“We think some of the key areas to focus on there would be diversity in terms of market participants [including] brokers, fund managers and listed issuers,” Mackenzie said.

She said New Zealand was a “Goldilocks market” when it came to IPOs, which was a challenge for increasing the number of listed issuers.

“Absolutely everything has to be right [to get an IPO completed],” Mackenzie said.

She said there was much room for improvement when it came to corporate governance in New Zealand.

“We’re engaging with companies both individually and via the Corporate Governance Forum,” Mackenzie said.

Gareth Morgan Investments chief investment officer Simon O’Grady said a concerted effort, including through tax policy, was needed to improve access to this country’s capital markets.

“There’s going to be at some point in the next few years … a London or New York of Asia somewhere and we need to be part of that environment,” O’Grady said.

First published – NZ Herald 23 June 2016

Comvita announces Denyer in board position

NZX-listed Bay of Plenty honey and health products company Comvita has announced the appointment of Tauranga lawyer Murray Denyer to the board, effective April 1.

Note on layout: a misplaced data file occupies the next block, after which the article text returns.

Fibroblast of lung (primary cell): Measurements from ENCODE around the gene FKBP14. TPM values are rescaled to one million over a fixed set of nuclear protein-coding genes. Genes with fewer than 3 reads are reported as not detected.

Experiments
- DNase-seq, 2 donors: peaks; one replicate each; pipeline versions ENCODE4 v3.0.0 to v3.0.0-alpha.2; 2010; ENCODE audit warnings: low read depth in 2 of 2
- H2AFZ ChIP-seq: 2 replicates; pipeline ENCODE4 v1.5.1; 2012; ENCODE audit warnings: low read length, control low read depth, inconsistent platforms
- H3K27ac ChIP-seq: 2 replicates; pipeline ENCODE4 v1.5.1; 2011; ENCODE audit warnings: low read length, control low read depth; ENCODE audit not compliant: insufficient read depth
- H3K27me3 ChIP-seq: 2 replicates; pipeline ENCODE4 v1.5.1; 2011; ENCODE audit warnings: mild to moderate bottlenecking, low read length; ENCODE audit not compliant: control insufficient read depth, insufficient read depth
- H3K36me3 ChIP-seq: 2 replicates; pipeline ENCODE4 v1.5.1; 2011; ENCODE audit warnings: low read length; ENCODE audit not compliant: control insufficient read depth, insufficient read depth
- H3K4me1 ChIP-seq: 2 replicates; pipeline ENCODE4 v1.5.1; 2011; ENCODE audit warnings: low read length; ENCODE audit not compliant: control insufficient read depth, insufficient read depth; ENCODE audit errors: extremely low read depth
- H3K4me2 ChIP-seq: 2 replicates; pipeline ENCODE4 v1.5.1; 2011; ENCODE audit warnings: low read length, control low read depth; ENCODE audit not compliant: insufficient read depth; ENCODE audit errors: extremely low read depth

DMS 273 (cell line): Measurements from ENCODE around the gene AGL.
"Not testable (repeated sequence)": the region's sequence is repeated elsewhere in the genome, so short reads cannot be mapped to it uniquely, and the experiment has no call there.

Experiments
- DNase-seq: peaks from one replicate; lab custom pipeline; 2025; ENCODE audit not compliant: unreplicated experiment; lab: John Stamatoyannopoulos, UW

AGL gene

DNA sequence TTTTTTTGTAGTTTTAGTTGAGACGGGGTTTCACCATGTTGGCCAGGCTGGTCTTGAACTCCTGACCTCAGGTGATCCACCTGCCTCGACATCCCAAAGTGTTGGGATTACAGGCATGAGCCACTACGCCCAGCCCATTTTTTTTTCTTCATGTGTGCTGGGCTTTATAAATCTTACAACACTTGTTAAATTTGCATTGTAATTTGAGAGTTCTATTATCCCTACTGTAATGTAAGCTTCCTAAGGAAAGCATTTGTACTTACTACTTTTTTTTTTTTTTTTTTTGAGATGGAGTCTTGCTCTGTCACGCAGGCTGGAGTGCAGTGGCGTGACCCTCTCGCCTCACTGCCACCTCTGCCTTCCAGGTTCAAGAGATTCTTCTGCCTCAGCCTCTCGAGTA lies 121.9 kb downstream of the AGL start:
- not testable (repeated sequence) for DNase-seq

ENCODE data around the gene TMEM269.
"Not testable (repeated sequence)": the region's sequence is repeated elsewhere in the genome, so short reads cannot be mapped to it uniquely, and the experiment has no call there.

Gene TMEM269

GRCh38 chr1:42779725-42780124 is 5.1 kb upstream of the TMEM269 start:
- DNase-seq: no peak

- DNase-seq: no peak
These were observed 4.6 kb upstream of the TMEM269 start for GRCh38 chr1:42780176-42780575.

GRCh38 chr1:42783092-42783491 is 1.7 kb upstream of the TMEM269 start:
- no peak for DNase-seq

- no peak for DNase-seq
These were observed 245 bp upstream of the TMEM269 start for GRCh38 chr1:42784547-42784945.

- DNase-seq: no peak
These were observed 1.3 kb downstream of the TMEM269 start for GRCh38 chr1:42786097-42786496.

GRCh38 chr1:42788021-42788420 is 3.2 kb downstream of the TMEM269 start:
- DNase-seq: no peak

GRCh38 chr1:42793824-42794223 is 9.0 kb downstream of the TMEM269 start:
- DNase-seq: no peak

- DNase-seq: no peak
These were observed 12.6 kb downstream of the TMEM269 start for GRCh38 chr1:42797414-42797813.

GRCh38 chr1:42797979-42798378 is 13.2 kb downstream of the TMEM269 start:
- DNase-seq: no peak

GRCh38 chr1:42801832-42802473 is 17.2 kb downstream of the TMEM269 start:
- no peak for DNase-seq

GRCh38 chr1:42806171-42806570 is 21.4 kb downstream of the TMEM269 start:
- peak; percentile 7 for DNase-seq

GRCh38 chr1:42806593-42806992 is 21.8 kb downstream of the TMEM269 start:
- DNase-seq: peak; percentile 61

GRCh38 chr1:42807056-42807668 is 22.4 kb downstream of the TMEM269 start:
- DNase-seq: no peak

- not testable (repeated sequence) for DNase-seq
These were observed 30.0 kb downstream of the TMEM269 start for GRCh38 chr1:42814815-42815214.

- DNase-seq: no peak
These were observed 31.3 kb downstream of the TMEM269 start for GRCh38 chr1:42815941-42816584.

The Cooney Lees Morgan partner is well-known in the region’s investment community and serves with Comvita chairman Neil Craig on the board of early stage funding group Enterprise Angels.

Mr Craig, speaking from Hong Kong where the full Comvita board are currently on a trip to deepen their understanding of the China markets, said Mr Denyer’s qualifications included the fact he was local, his age and his commercially focused legal background.

“Having a legal brain around the board table is a good idea when we’re doing such a lot in the acquisitions space.”

Mr Denyer would be put up for re-election in October at the annual general meeting, when he will take over the role of chair of the Remuneration & HR Committee from Dr David Cullwick.
“Comvita has some quite progressive share schemes and we brought him on six months early so he could get his head around that with David,” said Mr Craig.

Mr Denyer began his career with the Ministry Foreign Affairs & Trade in 1993, then went into private practice and was eventually headhunted to join Zespri in Tauranga in 2003. He spent almost six years with Zespri, ending up as general counsel and board secretary.

In 2009 he came on board at Cooney Lees Morgan and was elected to the partnership in 2010. Mr Denyer also served on the board of Priority One for eight years.

Mr Denyer, who is also currently in Hong Kong, said he was really excited about his new role.

“It’s a local company that I’ve followed for a long time and it’s very much part of our local Bay economy. I’ve always been very passionate about export businesses and this is one. There’s a lot of things I’ve done over my career that give me the right skill-set to put my shoulder to the wheel and make some contributions there.”

First published on on 5th April 2016